After an El Faro employee reported inappropriate behavior by a colleague at a party to the news site’s management, a government-run media organization turned it into an unsubstantiated rape allegation. The alleged victim publicly denied that there had been any sexual assault or harassment and said her story had been manipulated to silence the press. El Faro has sued the publication, but several of my colleagues and I were summoned by the attorney general’s office to answer questions about it. The president has also said El Faro journalists are being investigated for money laundering, and the Finance Ministry has opened multiple audits of our publication. Recently, immigration officials denied a work permit for a colleague who is an American citizen and expelled an editor who is Mexican. We joke about going to prison, but it’s a very real possibility. My wife and I have prepared a list of things to do if I’m detained.
On social media, we’re commonly described with the terms favored by the president and government officials: “garbage,” “criminals,” “traffickers,” “mafioso,” “sewer of sold journalism,” “corrupt.”
The attacks on El Faro are broad. Earlier this year, Bukele went after a company that had bought an online advertisement from us. The unsubtle implication? Do business with El Faro, and the government will punish you. Companies and the public are starting to take notice. When a bank denied me a loan, the executive told me that it was “because of my workplace.” Loida Avelar, a friend of mine, applied to rent a house, but the landlord turned her down after learning she worked as a journalist at an independent outlet.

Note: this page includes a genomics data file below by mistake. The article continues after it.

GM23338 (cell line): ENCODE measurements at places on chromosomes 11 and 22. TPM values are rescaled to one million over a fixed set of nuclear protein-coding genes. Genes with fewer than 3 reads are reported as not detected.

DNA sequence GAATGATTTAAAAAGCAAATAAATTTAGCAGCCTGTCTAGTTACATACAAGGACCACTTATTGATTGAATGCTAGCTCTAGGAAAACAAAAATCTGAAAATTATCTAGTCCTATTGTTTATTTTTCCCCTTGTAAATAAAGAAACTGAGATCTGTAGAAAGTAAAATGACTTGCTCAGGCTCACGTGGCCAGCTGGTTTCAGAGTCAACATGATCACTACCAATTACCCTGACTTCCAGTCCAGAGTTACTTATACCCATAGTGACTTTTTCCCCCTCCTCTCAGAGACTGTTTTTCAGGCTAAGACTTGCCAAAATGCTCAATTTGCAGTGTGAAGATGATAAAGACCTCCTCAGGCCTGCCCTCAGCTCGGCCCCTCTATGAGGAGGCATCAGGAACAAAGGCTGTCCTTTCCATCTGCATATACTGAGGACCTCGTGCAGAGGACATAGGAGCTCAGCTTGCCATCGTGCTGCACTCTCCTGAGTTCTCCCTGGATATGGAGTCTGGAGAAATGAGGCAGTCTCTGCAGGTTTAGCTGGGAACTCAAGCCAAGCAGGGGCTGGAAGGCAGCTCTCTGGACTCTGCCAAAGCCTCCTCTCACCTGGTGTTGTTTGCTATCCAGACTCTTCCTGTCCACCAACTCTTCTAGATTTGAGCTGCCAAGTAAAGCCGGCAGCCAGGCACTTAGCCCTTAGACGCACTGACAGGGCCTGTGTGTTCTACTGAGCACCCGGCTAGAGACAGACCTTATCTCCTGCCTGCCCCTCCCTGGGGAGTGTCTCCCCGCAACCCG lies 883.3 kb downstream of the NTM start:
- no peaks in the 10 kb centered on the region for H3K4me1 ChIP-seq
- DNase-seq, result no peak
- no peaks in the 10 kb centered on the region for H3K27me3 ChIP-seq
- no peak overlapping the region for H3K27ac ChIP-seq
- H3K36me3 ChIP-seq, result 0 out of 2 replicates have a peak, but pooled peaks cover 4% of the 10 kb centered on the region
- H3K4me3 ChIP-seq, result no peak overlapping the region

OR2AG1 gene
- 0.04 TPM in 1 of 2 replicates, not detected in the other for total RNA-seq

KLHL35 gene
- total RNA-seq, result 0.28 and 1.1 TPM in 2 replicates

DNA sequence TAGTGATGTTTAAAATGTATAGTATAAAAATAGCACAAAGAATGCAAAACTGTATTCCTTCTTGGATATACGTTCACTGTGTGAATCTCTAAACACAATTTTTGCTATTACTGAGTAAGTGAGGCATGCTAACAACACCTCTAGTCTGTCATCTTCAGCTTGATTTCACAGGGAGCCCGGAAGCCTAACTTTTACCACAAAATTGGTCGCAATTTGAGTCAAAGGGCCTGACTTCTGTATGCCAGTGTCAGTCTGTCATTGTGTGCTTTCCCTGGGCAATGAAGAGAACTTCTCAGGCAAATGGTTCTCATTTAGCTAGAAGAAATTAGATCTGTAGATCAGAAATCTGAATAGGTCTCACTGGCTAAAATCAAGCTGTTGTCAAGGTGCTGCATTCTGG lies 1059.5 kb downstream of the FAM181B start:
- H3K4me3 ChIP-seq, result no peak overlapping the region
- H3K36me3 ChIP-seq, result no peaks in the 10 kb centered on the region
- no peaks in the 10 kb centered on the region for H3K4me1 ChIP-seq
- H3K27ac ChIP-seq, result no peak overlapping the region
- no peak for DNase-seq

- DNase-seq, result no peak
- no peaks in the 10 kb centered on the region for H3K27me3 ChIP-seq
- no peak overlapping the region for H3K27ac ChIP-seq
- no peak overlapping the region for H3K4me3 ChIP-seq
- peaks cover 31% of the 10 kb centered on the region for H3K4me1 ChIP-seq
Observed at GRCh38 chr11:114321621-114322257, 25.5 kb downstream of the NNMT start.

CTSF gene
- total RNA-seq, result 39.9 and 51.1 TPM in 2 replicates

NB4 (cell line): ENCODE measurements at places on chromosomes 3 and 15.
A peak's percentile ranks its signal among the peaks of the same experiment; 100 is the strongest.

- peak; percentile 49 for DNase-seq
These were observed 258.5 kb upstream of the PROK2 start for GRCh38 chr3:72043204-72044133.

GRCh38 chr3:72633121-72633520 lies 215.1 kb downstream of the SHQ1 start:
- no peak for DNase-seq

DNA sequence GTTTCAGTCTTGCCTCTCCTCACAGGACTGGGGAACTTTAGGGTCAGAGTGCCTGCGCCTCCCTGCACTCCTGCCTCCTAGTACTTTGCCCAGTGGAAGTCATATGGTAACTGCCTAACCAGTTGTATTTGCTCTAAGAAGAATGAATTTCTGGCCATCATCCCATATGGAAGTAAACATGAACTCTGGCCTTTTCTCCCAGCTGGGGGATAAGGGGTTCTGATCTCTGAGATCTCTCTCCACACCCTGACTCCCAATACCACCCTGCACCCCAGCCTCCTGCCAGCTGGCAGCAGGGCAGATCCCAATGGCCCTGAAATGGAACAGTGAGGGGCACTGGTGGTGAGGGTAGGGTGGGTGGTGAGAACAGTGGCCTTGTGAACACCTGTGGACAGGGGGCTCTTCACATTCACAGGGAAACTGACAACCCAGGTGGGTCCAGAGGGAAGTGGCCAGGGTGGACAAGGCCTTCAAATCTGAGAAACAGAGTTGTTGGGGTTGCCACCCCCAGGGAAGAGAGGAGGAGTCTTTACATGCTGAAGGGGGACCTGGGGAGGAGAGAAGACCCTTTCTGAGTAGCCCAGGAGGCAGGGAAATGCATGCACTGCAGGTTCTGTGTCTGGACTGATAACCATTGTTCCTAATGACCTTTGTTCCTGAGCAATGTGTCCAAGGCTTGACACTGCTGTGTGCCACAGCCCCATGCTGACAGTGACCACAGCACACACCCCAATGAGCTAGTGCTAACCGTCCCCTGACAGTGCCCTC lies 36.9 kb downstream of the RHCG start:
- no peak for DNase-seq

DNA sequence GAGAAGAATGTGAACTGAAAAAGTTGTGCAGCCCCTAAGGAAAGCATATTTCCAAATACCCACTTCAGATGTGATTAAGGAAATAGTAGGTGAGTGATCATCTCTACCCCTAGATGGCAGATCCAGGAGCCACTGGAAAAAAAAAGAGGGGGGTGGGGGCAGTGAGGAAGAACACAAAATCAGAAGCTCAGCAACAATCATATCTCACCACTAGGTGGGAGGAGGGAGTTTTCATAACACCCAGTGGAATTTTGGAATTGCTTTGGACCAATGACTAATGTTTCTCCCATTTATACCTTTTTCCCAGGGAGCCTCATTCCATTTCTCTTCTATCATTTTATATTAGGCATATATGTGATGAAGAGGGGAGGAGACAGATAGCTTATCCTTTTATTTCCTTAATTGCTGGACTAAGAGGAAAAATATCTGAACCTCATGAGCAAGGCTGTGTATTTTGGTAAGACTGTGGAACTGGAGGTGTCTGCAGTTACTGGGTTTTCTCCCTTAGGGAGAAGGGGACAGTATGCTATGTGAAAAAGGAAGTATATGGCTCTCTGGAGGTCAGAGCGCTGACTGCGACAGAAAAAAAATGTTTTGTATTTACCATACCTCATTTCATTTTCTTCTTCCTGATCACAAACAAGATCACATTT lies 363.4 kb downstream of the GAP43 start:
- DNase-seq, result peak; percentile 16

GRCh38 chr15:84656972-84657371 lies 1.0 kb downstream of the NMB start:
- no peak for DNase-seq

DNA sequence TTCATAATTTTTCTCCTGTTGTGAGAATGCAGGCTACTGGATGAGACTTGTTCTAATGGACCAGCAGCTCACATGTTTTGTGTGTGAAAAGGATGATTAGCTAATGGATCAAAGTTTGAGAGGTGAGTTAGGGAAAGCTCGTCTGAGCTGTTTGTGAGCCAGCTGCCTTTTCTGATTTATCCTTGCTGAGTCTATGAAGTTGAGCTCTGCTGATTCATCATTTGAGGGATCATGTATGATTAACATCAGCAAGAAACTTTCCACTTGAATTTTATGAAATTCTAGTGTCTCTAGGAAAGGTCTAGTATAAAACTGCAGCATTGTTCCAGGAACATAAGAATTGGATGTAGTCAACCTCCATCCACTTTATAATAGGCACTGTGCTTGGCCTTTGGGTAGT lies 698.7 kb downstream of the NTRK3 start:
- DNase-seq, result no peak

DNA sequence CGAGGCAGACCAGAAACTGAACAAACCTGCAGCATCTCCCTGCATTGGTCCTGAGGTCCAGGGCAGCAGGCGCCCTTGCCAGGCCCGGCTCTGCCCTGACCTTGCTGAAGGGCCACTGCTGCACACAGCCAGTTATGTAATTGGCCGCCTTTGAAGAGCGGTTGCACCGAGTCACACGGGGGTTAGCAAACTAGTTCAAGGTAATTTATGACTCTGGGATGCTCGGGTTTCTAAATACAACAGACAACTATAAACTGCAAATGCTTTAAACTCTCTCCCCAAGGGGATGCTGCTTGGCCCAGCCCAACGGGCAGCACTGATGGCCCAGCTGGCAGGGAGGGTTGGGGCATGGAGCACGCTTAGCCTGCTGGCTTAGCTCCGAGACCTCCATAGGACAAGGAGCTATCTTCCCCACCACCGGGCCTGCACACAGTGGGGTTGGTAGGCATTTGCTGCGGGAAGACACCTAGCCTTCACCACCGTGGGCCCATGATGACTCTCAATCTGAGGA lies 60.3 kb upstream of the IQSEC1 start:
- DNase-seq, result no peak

While you read this, keep in mind: I’m privileged. Although I have to deal with the threats and danger brought by public tiffs with the president, I received a college education, I speak English, I have a job with full benefits, I don’t live in a gang-controlled community. That is not the case for hundreds of Salvadoran journalists and for millions of citizens who have to deal with this government and these hard realities.
For El Salvador, this is déjà vu. Powerful elites have long used hate speech to silence critical voices and media. Raymond Bonner, the American journalist who uncovered the El Mozote massacre in 1982, went through a similar campaign of government harassment and attacks against his credibility. Granted, there was no internet to intensify the pressure, but it existed nonetheless.
El Salvador has a long history with authoritarian regimes. The advent of a military-dominated regime in the early 1980s led to a massive exodus to America. Now, it’s happening again. Almost 100,000 Salvadorans have been detained by U.S. Border Patrol in 2021. There are complex reasons driving this migration, as my countrymen flee everything from gang violence to the devastating effects of climate change. But Bukele’s governing style has also had an impact. Carlos Dada, El Faro’s director, talks of “a silent exile” that affects all kinds of citizens, including journalists, lawyers and members of the political opposition.
We are still recovering from the wounds inflicted by a civil war that tore our country apart, and our democracy is again under threat. That’s why I am committed to telling the truth about our history and shedding light on the horrific events of three or four decades ago — even if the president doesn’t like it and has his eye on preventing journalists from disrupting his official narrative.